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The Surrender Experiment

Recently I finished reading 'The Surrender Experiment' by Michael Singer. Michael is an author (he also wrote Untethered Soul), speaker, former software developer, and yogi that has been featured on Oprah. When he was studying at the University of Florida back in 70's, he became obsessed after discovering the 'voice in his head' and started a journey in trying to quiet that voice. He went as far as quitting his PhD at the time, buying 10 acres of land outside of Gainesville, and living in a van spending his days meditating. By practicing meditation, quieting his mind, and living in the moment, it led him on a path of what he called 'The Surrender Experiment' - an experiment based on finding solace in the moment and allowing the flow of life to take charge of his thoughts. He understood that in order to become less stressed he had to learn how to live with the opportunities and challenges that life was putting in his path. After deciding to 'ride the wave of life instead of swimming against it,' it started an incredible journey so far from everything he had ever expected. He went from builder to professor to software developer to President of a billion dollar company - all while still living on this 10 acres (which has expanded to over 600 acres today as a meditation retreat). Here are some takeaways from this incredible story: Quieting the 'voice in your head' is one of the main goals of meditation When you are being mindful, rules, routines, and goals guide you and don’t govern you. The reason is because full presence and immersion in what you are doing at that exact moment means you are also aware of why you are doing it. It also helps quiet that voice so that your ultimate goal and mission in life comes back into focus.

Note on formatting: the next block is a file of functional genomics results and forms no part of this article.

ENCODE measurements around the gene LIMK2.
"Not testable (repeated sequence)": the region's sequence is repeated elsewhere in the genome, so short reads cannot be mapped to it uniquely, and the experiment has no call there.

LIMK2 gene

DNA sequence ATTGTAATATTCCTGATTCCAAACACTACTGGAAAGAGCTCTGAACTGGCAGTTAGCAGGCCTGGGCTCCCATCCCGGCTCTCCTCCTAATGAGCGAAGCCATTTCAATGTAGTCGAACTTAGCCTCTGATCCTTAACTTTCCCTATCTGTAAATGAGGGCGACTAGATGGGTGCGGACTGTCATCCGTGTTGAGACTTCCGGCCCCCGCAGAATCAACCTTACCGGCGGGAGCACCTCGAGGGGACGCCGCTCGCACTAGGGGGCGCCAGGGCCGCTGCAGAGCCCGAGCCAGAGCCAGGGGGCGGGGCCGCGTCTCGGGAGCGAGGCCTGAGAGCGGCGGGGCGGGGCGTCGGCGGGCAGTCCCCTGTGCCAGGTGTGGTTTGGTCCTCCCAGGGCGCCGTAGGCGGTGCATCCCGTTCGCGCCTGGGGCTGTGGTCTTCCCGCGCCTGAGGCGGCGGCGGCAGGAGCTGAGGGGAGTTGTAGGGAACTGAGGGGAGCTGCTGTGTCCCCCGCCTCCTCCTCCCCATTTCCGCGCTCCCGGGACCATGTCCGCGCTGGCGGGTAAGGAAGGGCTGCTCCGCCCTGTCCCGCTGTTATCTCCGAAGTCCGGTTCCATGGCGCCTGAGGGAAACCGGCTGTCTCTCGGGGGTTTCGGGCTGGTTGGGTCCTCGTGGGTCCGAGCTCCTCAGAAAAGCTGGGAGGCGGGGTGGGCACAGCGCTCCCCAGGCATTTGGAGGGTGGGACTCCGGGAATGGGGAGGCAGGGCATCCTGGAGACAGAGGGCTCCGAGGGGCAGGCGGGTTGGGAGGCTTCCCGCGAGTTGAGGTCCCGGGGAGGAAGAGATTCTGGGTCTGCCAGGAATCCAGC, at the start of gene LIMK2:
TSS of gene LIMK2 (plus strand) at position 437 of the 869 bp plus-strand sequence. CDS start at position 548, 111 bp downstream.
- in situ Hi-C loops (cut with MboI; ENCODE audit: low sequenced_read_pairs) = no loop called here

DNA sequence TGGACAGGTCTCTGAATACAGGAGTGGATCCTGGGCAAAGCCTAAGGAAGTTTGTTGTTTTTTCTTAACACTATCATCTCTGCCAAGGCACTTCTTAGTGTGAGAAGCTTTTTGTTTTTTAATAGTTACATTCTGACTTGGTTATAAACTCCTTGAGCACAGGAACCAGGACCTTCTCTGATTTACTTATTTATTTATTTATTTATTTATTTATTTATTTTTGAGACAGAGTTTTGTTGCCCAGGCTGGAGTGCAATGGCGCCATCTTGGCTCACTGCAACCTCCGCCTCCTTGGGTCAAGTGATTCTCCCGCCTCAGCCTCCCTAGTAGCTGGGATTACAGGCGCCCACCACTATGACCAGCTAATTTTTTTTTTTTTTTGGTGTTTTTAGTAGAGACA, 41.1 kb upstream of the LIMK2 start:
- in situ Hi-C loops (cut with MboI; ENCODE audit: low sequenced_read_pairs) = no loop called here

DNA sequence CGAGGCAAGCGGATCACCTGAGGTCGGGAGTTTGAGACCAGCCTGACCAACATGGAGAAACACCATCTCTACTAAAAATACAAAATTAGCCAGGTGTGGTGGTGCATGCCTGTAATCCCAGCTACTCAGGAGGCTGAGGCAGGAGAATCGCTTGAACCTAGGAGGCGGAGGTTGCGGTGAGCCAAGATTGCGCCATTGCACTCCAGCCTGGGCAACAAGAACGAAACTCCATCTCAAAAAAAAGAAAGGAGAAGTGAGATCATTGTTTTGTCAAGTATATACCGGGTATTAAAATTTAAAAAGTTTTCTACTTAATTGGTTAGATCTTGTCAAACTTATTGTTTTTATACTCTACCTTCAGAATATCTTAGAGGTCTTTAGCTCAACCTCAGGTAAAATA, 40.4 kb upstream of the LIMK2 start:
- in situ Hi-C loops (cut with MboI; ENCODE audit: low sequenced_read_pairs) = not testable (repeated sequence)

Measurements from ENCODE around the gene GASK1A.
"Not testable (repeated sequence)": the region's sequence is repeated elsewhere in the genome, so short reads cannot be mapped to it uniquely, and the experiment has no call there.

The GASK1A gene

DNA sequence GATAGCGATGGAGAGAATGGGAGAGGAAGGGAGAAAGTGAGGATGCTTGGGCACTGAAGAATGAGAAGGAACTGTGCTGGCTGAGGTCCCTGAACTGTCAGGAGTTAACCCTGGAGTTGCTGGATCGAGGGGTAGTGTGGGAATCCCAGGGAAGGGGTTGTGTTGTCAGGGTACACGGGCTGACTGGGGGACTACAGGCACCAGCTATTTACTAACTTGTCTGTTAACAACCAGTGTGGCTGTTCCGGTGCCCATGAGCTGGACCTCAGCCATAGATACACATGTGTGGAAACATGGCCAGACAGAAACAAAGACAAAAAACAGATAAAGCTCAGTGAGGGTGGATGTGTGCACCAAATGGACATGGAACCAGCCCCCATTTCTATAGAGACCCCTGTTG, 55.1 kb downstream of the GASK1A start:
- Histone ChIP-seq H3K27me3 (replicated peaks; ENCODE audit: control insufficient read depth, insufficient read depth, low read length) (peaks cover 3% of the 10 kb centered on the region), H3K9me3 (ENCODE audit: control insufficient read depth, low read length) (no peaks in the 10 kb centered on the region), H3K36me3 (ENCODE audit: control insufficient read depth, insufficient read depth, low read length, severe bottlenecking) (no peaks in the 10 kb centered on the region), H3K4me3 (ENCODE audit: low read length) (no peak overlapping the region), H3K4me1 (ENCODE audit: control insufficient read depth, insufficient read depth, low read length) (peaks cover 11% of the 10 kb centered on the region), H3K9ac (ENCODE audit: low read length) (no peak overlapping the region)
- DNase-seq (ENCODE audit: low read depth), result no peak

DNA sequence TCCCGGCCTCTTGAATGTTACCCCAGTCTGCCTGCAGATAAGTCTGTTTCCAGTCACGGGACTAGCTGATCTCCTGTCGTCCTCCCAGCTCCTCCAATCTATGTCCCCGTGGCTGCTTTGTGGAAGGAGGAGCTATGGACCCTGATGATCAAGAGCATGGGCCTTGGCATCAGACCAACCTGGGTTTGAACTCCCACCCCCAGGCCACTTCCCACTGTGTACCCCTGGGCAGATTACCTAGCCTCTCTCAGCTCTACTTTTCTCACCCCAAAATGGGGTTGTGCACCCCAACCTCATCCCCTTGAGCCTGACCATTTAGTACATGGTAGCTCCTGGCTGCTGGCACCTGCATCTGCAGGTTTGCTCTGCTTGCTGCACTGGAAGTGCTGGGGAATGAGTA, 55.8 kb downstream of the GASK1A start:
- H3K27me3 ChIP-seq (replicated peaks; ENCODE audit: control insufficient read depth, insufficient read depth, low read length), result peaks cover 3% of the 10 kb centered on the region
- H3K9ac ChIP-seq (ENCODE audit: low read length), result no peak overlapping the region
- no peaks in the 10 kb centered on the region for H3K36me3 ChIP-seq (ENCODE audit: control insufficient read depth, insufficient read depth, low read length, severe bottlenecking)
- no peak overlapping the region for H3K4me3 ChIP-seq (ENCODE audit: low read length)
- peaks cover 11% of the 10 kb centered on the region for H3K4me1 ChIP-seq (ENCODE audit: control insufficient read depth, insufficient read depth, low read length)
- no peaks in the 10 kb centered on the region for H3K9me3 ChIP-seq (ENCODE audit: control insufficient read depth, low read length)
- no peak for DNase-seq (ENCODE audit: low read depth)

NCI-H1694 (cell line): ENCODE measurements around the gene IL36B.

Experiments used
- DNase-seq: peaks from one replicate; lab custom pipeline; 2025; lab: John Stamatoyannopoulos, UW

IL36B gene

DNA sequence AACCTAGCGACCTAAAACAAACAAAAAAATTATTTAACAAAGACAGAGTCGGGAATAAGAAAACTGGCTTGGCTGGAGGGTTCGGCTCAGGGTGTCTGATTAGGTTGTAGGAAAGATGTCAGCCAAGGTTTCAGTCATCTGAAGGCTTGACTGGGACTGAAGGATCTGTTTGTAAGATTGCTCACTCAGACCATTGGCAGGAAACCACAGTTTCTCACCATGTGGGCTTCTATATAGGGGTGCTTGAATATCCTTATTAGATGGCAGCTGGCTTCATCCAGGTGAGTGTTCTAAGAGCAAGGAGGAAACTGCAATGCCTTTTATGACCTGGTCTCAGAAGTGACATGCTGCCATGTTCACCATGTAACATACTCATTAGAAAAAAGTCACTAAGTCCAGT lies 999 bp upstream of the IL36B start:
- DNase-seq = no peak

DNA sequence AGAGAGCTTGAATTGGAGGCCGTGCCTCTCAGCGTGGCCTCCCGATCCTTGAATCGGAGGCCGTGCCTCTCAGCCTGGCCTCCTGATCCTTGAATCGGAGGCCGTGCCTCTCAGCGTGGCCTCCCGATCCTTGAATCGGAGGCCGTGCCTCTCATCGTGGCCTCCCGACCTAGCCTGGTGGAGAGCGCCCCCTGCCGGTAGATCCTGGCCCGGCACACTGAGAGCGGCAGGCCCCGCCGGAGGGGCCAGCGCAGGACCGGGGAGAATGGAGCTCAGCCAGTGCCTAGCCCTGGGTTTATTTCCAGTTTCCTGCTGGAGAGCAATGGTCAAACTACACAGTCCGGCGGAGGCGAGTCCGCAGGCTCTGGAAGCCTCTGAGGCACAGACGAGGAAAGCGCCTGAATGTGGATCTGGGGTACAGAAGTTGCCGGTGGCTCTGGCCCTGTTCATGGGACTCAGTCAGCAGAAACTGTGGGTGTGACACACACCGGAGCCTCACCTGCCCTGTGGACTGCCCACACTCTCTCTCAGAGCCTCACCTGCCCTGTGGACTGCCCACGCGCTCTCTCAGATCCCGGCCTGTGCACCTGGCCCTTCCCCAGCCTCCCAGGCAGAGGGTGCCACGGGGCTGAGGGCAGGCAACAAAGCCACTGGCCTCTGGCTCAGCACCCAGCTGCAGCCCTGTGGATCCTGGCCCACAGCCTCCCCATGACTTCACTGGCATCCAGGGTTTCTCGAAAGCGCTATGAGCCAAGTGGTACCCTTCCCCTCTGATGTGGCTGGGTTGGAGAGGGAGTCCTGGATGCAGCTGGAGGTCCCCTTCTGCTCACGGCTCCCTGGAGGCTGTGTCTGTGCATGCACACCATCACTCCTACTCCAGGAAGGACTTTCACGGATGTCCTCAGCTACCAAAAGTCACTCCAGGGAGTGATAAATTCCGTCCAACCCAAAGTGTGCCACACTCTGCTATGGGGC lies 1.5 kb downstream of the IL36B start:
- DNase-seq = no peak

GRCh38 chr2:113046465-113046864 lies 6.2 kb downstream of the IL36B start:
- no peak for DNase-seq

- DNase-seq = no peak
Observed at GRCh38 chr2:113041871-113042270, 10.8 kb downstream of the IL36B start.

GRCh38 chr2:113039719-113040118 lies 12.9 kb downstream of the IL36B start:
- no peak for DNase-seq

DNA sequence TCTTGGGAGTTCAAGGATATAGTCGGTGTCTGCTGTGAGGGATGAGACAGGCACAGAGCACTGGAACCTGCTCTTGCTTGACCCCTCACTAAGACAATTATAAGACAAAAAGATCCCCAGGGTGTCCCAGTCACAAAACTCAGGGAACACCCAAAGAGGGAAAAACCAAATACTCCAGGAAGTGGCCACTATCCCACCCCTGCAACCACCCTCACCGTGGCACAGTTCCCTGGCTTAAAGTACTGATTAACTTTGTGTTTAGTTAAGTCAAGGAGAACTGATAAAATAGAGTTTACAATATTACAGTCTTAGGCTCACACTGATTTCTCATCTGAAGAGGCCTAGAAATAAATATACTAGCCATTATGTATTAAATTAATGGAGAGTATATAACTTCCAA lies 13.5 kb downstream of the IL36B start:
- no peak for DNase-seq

Being mindful allows you to see things that you wouldn’t normally notice, and it opens you up to an entire array of opportunities. Mindfulness and meditation is not about thinking about 'nothing', but rather of choosing and focusing on what to think about. When you learn to observe the moment (to stand and exist mentally in the space you are physically in) you also learn to step outside of the partial-attention lifestyle and catch opportunities when they present themselves. Surrendering to the flow of life calms the mind and helps create clarity